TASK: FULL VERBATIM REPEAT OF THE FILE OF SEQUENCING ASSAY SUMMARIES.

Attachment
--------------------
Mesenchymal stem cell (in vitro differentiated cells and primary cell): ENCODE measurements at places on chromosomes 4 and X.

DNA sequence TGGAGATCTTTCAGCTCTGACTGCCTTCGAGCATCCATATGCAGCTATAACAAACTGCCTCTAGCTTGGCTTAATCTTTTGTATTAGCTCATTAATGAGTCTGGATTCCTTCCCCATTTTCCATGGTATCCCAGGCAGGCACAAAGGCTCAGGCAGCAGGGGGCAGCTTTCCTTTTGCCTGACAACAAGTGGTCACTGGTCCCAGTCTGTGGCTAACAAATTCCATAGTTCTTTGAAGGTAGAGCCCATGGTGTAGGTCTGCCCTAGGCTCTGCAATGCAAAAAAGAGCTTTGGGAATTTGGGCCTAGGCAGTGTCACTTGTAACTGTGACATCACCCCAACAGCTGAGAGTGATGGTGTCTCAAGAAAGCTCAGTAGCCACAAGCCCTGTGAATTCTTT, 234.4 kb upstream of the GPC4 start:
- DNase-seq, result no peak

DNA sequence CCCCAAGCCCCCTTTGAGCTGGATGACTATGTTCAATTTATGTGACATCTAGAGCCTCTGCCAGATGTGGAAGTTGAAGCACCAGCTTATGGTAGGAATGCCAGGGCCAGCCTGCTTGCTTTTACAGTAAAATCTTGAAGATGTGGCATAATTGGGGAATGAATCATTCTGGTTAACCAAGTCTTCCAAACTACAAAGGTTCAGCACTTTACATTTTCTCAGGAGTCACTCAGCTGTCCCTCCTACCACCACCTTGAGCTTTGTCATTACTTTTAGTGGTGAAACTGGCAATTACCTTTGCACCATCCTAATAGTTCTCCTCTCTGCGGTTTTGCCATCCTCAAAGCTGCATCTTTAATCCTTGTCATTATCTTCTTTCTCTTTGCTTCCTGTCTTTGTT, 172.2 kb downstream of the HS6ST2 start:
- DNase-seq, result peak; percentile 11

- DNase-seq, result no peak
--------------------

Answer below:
Mesenchymal stem cell (in vitro differentiated cells and primary cell): ENCODE measurements at places on chromosomes 4 and X.

DNA sequence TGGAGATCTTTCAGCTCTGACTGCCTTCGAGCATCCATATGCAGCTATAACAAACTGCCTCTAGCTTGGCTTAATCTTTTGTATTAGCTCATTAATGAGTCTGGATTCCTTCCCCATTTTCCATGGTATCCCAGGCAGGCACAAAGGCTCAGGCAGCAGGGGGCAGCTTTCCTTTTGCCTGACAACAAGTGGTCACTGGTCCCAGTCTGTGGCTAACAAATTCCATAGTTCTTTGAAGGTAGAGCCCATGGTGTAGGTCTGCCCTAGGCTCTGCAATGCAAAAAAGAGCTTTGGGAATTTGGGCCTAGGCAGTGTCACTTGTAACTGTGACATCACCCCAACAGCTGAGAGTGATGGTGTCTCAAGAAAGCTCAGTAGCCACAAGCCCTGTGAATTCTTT, 234.4 kb upstream of the GPC4 start:
- DNase-seq, result no peak

DNA sequence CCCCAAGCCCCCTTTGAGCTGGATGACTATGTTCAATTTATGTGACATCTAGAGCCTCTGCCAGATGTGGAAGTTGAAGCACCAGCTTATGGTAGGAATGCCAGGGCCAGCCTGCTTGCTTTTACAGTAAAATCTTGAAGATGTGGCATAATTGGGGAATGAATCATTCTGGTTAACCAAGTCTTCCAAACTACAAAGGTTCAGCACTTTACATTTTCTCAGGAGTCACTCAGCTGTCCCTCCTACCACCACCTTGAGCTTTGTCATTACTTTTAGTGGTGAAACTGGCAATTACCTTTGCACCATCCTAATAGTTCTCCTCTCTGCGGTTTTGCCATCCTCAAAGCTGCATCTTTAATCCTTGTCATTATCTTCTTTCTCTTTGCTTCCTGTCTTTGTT, 172.2 kb downstream of the HS6ST2 start:
- DNase-seq, result peak; percentile 11

- DNase-seq, result no peak